Thaler's Prescriptions Come With Potential—and LimitationsBy
Nudging has its benefits, though some worry about the costs
Behavioral interventions have a mixed record, reports show
Nobel Prize in Economics winner Richard H. Thaler likes to autograph copies of his bestseller with the invocation “Nudge for good.” It often works out that way, but not always.
Thaler’s widely cited book “Nudge: Improving Decisions About Health, Wealth, and Happiness” set out the premise that providing the right context could gently push people to make good choices -- whether that means opting into a retirement plan or eating a healthy meal.
The laureate’s theory has clearly informed public policy design: his co-author Cass Sunstein headed the Office of Information and Regulatory Affairs in former President Barack Obama’s White House, working to bring behavioral economic insights to the public sector, and the Obama administration established a Social and Behavioral Sciences Team that paired with various government agencies. In the U.K., the Conservative government in 2010 set up a Behavioural Insights Team, an office devoted to making use of the fledgling science.
Many of the resulting interventions have been successful. A program to expand credit access to family farms in the U.S. through targeted outreach letters increased the percent of farmers obtaining microloans by 63 percent, for instance. Governments across the world are working to leverage the science, some in partnership with the Behavioural Insights Team, which was spun out of Britain’s Cabinet Office and established as a joint venture in 2014.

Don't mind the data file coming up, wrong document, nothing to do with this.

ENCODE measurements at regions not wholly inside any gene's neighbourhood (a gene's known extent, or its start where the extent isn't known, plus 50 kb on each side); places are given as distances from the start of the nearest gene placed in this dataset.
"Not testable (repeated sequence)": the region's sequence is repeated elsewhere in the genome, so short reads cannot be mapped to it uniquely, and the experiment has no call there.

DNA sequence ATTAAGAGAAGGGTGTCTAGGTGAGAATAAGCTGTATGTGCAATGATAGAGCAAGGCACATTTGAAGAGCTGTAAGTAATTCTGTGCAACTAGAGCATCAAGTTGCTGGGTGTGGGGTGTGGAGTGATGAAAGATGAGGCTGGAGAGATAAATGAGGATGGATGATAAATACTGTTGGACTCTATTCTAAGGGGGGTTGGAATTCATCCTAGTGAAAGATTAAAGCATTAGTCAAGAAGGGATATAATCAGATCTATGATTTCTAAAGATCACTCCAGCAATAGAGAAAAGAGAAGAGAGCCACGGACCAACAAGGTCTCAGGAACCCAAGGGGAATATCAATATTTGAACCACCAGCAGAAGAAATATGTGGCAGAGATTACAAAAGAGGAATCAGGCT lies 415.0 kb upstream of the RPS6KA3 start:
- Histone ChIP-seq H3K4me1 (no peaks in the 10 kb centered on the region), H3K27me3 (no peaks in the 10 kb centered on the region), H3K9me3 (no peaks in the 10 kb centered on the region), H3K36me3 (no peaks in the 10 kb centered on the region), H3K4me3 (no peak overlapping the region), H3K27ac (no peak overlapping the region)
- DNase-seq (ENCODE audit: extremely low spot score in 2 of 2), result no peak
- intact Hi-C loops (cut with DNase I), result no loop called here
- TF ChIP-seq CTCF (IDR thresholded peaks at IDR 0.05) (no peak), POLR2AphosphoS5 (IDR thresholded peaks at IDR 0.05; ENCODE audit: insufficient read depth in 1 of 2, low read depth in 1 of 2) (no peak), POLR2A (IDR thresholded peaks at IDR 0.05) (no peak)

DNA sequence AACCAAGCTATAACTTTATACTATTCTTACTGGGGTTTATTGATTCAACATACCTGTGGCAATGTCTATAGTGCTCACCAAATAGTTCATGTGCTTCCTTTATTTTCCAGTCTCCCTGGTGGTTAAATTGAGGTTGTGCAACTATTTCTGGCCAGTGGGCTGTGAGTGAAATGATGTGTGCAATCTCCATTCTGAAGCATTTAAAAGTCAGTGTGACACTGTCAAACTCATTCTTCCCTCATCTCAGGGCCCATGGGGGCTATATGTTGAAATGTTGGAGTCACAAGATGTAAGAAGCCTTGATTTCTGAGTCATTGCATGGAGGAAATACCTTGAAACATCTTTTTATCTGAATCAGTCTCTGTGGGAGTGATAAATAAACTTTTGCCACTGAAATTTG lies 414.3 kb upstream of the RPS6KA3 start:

Yet not all interventions work as intended. For instance, when British authorities added stickers to pregnancy tests in a pilot market that pointed out that the purchaser could easily access help to stop smoking, sign-up rates for the quit-smoking service barely budged, according to a Behavioural Insights Team report. Likewise, an attempt at encouraging voter registration in Wales by sending theoretically higher-impact notification letters and emails had mixed or no results.
And nudging can have a downside, if you ask some critics. Tyler Cowen, a professor of economics at George Mason University and a Bloomberg View columnist, wrote in a 2016 preface to a book on “nudge theory” that “private sector nudge is highly problematic,” such as when doctors and dentists manipulate patients into scheduling more procedures. He also argues that the government could nudge in the direction of more regulation, which he views as a bad thing.
Thaler himself has noted that the private sector can nudge unscrupulously. “Many companies are nudging purely for their own profit and not in customers’ best interests,” he wrote in 2015 New York Times piece.